Letter to the Dartmouth Community from President James Wright, May 10, 2001

By on May 10, 2001

Dear Members of the Dartmouth Community:

For the past two years, we have taken steps to reaffirm our commitment to building a tolerant, open, and fair environment through the Student Life Initiative. This Initiative is about making a strong place stronger, about making our widely recognized sense of community a more comprehensive and inclusive one, and about celebrating our rich and diverse cultures. We are investing in the programs and infrastructure needed to support those important values. Enclosed with this letter is an update on our efforts and the tangible accomplishments we have achieved to date.

I would also like to address recent events of serious concern to us all. Dean Redman has now made a ruling in the Zeta Psi matter, outlined in the attached letter from Dean Larimore. Zeta Psi undermined fundamental values we hold dear. When such conduct violates our standards, the College must take action.

There is a range of Coed, Fraternity, and Sorority (CFS) organizations at Dartmouth. There are houses that are all men, all women, and coeducational. Some are nationally affiliated while others are local. Some are historically Black or Latino. Some are residential, while others are nonresidential, some are privately owned, others are owned by the College. When they issued their statement in April 2000, the Board of Trustees did not want to judge all CFS organizations based on the actions of some.

They made clear, however, that each individual organization would be expected to meet rising standards for recognition and codes of conduct — as well as their own stated organizational objectives and standards. Recognition by the College is not a right nor does it provide a sanctuary for conduct that would be unacceptable elsewhere on campus.

After the Trustee announcement, I met with the presidents of the CFS organizations and told them that the administration would work with their organizations in meeting these new challenges. In return, we expected each of them to contribute to the community, to be supportive of our educational mission and our community values. Specifically, I said that I expected them to take action to address allegations of conduct that was demeaning to women and others, that was racist, or that was homophobic. As a community committed to fairness, respect, and openness, we have no patience with or tolerance for bigotry or demeaning behavior. I affirm here, with deep personal conviction, that Dartmouth is and will be an actively anti-sexist, anti-racist, and anti-homophobic institution and community.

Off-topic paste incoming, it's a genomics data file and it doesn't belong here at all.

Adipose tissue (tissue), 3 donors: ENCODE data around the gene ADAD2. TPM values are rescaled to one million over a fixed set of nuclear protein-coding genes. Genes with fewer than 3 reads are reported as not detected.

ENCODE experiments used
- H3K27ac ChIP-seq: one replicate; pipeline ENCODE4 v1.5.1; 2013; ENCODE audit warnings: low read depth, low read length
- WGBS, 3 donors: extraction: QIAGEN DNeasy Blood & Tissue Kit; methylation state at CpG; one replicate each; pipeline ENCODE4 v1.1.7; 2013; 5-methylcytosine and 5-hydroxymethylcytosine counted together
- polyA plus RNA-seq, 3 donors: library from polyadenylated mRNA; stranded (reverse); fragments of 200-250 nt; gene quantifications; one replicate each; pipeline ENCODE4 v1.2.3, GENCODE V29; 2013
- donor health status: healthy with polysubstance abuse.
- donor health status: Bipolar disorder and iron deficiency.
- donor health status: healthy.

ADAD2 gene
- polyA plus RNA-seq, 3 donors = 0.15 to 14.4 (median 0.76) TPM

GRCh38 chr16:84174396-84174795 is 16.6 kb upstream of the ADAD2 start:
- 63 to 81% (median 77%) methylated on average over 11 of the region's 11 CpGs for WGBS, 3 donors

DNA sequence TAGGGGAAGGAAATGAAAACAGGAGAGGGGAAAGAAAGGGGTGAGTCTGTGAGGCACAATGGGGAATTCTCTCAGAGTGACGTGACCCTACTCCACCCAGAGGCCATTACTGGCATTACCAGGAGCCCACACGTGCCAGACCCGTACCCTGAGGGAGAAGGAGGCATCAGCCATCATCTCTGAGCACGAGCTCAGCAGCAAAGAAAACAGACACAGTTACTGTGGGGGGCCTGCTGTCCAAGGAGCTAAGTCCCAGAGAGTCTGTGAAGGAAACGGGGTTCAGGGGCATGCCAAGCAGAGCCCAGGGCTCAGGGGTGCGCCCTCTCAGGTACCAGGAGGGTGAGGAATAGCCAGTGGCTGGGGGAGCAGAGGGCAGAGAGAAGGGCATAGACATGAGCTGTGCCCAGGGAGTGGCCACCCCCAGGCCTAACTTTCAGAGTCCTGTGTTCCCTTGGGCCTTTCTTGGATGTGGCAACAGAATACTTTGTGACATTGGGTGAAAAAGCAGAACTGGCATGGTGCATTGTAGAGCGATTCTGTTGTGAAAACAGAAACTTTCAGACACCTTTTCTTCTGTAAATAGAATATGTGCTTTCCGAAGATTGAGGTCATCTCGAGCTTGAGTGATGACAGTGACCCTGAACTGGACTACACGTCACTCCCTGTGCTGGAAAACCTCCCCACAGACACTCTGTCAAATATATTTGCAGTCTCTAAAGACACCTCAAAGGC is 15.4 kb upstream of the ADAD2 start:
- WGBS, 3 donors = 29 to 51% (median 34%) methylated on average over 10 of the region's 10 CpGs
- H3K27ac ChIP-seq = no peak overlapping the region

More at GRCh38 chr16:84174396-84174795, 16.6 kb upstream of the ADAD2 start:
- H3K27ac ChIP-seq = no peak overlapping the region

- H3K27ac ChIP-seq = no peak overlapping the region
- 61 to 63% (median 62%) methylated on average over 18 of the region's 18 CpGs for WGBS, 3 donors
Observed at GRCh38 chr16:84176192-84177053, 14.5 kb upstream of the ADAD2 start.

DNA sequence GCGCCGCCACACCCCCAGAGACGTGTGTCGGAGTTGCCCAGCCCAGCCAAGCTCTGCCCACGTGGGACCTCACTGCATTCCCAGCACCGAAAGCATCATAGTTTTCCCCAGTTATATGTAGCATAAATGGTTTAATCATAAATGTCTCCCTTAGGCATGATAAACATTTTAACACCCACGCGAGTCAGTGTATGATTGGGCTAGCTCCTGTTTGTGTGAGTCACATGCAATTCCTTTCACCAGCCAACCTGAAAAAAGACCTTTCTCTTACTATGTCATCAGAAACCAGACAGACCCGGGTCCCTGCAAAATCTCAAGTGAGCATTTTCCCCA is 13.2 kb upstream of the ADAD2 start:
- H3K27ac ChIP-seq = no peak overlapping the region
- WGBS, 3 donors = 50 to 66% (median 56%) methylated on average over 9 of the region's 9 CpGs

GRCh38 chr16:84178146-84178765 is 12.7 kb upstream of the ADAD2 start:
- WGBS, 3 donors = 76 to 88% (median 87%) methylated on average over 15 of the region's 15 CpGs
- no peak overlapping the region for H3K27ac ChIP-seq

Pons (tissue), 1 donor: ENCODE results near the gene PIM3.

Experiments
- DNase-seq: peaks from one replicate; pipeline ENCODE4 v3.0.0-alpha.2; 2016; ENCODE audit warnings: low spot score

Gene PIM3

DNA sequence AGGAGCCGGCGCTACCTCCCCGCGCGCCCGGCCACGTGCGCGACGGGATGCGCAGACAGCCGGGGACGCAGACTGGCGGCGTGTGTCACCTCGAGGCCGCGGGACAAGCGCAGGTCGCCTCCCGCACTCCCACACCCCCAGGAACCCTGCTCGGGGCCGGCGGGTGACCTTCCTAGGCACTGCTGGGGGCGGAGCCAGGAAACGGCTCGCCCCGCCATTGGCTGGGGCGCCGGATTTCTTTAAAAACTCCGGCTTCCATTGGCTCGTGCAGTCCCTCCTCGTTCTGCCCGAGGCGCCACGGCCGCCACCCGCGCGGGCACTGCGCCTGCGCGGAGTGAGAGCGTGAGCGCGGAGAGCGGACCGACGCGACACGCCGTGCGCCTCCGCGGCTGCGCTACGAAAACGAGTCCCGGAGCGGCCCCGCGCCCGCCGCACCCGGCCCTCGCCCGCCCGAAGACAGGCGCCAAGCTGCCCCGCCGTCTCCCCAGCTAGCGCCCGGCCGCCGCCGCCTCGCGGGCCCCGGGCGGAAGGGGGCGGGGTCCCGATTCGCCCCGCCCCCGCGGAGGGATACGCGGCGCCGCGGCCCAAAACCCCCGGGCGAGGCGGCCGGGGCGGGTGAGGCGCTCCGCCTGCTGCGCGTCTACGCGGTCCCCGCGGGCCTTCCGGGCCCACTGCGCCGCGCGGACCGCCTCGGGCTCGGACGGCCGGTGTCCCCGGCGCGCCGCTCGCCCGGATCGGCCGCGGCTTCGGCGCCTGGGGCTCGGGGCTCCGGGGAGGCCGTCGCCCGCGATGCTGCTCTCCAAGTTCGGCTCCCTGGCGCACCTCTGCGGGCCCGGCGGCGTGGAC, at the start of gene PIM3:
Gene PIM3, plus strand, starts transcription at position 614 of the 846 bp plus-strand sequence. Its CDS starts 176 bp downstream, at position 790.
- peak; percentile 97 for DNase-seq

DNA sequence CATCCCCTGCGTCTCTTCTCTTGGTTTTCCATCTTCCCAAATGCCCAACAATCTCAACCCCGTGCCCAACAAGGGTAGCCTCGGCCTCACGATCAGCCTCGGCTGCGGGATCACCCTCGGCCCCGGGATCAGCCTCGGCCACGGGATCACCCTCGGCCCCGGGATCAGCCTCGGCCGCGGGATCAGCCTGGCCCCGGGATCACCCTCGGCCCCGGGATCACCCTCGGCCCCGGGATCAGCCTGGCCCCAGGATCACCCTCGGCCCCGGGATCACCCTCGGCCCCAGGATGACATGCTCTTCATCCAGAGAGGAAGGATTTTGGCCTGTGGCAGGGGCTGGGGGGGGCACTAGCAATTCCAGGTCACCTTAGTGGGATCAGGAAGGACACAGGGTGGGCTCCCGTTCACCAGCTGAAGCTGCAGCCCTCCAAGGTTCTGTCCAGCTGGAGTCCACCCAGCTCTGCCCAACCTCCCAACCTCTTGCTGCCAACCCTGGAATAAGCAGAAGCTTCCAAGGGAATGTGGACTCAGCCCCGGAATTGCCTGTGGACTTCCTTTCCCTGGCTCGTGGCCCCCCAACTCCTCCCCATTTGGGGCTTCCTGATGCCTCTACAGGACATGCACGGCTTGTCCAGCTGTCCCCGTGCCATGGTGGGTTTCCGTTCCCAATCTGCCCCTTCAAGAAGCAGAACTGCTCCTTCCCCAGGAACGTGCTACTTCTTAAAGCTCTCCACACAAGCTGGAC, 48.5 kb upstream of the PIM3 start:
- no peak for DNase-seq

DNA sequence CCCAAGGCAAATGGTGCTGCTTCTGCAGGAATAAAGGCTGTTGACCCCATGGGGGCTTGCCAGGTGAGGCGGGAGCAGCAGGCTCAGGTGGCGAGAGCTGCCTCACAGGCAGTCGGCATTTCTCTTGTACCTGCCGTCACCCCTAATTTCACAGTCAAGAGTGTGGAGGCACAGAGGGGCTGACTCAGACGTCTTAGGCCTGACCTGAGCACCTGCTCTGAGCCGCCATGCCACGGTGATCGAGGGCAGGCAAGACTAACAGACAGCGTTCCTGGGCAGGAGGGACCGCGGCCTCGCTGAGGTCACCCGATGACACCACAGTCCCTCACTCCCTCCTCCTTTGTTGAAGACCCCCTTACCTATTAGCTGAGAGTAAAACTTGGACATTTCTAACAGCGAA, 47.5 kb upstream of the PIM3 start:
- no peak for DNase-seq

We do not have a speech code at Dartmouth, but a related speech issue illustrates the way we need to confront tensions between individual rights and the values of the community. Over the past few months, some members of the Dartmouth community have revived an old debate regarding the use of the Indian symbol. In a community such as ours, one that depends so much upon mutual trust and respect, it is hard to understand why some want still to insist that their “right” to do what they want trumps the rights, feelings, and considerations of others. We need to recognize that speech has consequences for which we must account.

We must not lose sight of our goal to ensure a healthy, productive, and ethical student life at our institution. Dartmouth students, however, are the most effective agents for change and must help define and articulate what constitutes the range of acceptable behavior.

I am committed to the success of the Student Life Initiative and I am excited about what we have already accomplished. Let us remain focused on this effort and, together, continue to build a strong and vibrant academic and social environment for Dartmouth students today and for generations to come.

Sincerely,

James Wright

Note: See this letter in its original format at the Internet Archive here.

Schools: Dartmouth College Cases: Dartmouth College: Abolition of Speech Code